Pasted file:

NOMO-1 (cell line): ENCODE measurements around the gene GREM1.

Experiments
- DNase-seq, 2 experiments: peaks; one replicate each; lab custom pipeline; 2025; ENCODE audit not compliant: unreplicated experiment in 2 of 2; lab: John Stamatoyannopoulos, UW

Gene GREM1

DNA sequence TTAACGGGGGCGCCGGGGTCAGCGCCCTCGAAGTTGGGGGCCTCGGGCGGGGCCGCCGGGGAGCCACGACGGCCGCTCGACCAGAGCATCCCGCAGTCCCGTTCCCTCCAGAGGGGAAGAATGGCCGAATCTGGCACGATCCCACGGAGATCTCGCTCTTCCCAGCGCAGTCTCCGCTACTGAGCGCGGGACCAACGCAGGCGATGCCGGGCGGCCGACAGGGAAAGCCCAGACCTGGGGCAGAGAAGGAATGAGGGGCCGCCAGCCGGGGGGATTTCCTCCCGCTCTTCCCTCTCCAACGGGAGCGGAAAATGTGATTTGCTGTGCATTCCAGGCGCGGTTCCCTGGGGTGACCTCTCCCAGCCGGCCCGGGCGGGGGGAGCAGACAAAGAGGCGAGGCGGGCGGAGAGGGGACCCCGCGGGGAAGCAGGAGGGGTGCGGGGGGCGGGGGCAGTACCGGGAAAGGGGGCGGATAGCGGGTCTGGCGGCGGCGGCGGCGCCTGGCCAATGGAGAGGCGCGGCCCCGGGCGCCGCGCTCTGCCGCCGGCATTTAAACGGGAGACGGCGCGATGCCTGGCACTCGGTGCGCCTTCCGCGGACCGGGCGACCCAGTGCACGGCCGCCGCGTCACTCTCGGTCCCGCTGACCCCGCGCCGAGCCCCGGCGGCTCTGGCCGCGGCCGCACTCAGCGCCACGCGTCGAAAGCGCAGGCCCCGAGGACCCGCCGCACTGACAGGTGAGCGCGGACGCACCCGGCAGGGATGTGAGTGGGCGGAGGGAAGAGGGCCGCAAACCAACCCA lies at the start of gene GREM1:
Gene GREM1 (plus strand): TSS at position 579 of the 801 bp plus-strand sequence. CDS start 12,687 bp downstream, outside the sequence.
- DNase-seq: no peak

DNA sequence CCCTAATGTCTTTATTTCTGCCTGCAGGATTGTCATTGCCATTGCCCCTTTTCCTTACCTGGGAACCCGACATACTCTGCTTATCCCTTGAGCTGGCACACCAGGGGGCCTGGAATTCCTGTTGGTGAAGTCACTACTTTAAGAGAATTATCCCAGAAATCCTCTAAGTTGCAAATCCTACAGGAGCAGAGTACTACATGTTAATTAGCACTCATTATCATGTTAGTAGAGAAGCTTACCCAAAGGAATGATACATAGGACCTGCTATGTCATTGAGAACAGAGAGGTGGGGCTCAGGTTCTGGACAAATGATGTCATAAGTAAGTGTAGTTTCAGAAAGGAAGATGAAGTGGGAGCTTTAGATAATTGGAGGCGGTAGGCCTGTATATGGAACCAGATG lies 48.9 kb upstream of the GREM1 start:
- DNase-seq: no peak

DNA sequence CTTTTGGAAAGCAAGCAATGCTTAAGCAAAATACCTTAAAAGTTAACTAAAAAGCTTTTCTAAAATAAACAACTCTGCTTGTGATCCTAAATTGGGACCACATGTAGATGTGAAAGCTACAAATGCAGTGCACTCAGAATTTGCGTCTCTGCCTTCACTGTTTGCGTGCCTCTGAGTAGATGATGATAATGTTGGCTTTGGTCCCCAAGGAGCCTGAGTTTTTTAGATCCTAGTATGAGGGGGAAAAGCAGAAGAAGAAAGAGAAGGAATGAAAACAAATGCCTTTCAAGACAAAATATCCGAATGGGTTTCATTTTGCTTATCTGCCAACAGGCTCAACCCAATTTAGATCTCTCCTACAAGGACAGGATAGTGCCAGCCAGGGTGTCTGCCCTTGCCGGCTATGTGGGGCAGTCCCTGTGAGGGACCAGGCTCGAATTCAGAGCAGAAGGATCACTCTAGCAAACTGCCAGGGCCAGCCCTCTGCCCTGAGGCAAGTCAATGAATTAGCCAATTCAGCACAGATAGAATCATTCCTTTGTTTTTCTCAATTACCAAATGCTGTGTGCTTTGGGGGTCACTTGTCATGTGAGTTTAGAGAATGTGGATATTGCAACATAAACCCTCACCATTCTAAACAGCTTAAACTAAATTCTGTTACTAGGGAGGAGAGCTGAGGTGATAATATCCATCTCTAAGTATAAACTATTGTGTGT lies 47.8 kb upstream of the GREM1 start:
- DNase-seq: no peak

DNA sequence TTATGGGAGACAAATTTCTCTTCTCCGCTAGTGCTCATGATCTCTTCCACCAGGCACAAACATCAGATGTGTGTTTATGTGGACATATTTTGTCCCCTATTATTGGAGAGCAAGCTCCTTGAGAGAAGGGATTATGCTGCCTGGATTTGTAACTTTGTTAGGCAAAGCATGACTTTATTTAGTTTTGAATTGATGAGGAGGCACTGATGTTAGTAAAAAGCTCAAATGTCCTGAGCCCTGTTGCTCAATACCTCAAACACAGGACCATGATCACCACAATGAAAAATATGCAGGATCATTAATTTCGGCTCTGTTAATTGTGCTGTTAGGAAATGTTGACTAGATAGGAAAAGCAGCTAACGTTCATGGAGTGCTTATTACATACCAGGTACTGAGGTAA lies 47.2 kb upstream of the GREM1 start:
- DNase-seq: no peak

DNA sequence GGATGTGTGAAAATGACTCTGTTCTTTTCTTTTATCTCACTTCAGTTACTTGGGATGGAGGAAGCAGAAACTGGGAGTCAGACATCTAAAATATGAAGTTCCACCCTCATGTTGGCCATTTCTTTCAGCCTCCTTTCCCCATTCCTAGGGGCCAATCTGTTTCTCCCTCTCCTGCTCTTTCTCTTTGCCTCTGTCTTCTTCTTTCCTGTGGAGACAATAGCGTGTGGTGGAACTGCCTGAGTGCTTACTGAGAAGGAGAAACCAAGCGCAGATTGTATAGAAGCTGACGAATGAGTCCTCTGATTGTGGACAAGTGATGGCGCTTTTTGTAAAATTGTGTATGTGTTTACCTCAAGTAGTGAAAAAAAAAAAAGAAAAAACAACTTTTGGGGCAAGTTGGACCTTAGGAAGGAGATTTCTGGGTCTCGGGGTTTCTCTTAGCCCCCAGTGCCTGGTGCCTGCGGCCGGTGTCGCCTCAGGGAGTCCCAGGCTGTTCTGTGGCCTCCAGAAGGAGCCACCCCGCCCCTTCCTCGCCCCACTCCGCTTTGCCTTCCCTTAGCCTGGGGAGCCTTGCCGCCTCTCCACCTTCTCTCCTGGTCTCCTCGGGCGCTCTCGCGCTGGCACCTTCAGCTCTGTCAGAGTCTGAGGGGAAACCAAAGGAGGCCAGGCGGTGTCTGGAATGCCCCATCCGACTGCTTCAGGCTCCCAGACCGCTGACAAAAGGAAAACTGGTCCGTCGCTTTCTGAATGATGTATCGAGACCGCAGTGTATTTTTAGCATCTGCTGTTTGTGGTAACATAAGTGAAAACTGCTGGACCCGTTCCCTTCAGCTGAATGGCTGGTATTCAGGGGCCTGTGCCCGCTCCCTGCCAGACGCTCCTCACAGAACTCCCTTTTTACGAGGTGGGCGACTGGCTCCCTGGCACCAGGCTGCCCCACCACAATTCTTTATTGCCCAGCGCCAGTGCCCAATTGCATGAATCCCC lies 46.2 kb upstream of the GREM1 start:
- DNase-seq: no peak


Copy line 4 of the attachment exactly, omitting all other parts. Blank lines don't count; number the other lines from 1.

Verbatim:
Gene GREM1